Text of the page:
38. Heiskanen, Eva; Sampsa Hyysalo; Tanja Kotro; and Petteri Repo (2010). Constructing innovative users and user-inclusive innovation communities. Technology Analysis and Strategic Management, vol. 22 no. 4, pp. 495–511.CrossRefGoogle Scholar
  39. Iversen, Ole Sejer, and Christian Dindler (2014). Sustaining participatory design initiatives, Journal of CoDesign, vol. 10 nos. 3–4, pp. 153–170.Google Scholar
  40. Iversen, Ole Sejer; and Jacob Buur (2002). Design is a Game: Developing Design Competence in a Game Setting. Proceedings of the 7th Participatory Design Conference: Research Papers - Volume 1 (PDC '14), Vol. 1. New York: ACM Press, pp. 22–28.Google Scholar
  41. Kanstrup, Anne Marie; Pernille Bertelsen; and Jacob Østergaard Madsen (2014). Design with the feet: walking methods and participatory design. Proceedings of the 13th Participatory Design Conference: Research Papers - Volume 1 (PDC '14), Vol. 1. New York: ACM Press, pp. 51–60.Google Scholar
  42. Kaptelinin, Victor; and Liam J. Bannon (2012). Interaction design beyond the product: Creating technology-enhanced activity spaces, Human–Computer Interaction, vol. 27 no. 3, pp. 277–309.Google Scholar
  43. Karasti, Helena (2014): Infrastructuring in Participatory Design. Proceedings of the 13th Participatory Design Conference: Research Papers - Volume 1 (PDC '14), Vol. 1, New York: ACM Press, pp. 141–150.Google Scholar
  44. Karasti, Helena; Karen S. Baker; and Florence Millerand (2010). Infrastructure Time: Long-Term Matters in Collaborative Development. Computer Supported Cooperative Work, vol. 19, nos. 3–4, pp. 377–415.Google Scholar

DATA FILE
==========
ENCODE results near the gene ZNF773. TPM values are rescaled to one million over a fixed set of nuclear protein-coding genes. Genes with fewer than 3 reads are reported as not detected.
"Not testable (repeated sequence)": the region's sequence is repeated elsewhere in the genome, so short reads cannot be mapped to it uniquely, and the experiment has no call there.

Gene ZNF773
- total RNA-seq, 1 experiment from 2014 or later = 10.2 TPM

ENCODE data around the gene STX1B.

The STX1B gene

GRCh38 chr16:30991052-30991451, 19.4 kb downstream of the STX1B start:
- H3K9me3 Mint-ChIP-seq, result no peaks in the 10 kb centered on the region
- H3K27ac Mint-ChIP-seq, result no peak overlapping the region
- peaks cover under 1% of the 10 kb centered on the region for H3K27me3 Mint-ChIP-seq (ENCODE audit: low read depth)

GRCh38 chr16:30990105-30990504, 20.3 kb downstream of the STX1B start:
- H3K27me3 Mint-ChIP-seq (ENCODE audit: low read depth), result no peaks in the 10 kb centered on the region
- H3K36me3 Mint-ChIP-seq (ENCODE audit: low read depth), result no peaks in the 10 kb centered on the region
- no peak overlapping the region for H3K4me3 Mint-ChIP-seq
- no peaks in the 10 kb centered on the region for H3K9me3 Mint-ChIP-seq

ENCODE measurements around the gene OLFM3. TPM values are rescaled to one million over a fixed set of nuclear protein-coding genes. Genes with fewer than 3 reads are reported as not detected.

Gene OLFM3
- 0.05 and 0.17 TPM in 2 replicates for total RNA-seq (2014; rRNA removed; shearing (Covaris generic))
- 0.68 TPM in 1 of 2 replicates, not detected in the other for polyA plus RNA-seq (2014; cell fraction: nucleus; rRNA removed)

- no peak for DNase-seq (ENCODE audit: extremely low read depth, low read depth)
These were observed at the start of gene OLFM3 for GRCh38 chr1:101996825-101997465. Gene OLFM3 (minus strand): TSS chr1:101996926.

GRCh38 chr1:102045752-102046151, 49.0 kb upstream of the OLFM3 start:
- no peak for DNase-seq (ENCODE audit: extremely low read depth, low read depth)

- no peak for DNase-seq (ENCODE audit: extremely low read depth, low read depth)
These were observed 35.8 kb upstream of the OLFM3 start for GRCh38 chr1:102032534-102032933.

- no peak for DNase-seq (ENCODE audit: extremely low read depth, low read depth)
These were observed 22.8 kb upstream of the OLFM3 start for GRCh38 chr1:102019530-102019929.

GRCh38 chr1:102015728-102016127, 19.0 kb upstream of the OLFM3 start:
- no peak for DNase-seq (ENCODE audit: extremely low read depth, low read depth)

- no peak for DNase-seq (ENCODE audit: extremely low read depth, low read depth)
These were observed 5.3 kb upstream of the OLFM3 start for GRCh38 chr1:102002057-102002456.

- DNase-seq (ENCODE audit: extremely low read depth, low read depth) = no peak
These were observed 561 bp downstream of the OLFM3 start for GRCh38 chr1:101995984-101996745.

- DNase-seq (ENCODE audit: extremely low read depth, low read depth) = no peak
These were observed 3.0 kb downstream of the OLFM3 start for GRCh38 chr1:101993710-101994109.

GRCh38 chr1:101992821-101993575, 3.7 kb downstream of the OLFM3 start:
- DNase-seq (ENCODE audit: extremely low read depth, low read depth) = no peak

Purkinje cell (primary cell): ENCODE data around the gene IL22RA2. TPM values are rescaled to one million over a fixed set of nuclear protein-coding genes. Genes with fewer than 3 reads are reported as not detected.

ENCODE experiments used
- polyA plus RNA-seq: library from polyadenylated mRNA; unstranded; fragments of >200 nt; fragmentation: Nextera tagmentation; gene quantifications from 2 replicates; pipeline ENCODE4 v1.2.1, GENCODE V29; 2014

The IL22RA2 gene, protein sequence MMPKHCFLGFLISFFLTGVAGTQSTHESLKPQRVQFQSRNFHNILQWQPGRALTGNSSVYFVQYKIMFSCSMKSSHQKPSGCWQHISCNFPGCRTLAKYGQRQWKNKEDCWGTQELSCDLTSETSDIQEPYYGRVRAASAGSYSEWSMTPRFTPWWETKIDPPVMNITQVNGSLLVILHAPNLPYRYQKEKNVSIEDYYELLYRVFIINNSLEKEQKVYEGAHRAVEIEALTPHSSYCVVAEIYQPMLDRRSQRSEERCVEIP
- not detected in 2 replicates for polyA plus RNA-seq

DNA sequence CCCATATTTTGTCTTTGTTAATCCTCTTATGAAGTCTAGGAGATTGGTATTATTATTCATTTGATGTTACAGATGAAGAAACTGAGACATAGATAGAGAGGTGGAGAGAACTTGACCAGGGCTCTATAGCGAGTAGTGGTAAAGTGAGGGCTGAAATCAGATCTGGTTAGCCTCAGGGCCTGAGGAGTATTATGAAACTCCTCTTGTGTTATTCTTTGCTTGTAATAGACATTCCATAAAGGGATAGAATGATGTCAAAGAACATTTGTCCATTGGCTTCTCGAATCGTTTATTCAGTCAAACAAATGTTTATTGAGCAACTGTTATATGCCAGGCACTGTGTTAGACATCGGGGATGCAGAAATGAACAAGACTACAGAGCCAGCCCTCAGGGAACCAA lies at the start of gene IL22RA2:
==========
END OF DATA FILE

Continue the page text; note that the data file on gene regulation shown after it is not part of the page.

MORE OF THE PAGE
45. Kensing, Finn; and Jeanette Blomberg (1998). Participatory design: Issues and concerns. Computer Supported Cooperative Work, vol. 7, pp. 167–185.CrossRefGoogle Scholar
  46. Kensing, Finn; and Joan Greenbaum (2013). Heritage: Having a say. In Simonsen and Robertson (2013).Google Scholar
  47. Kensing, Finn; Jesper Simonsen; and Keld Bødker (1998). MUST: A method for participatory design, Human-Computer Interaction, vol. 13 no. 2, pp. 167–198.CrossRefGoogle Scholar
  48. Kyng, Morten (1995). Making representations work. Communications of the ACM, vol. 9, pp 46–55.Google Scholar
  49. Kyng, Morten (2015). On Creating and Sustaining Alternatives: The case of Danish Telehealth. Proceedings of Critical Alternatives. Proceedings of the 5th decennial Aarhus Conference, Aarhus Series on Human Centered Computing, vol. 1, no 1.Google Scholar
  50. Le Dantec, Chris; and Carl DiSalvo (2013). Infrastructuring and the formation of publics in participatory design. Social Studies of Science, vol. 42, no. 2, pp. 241–264.Google Scholar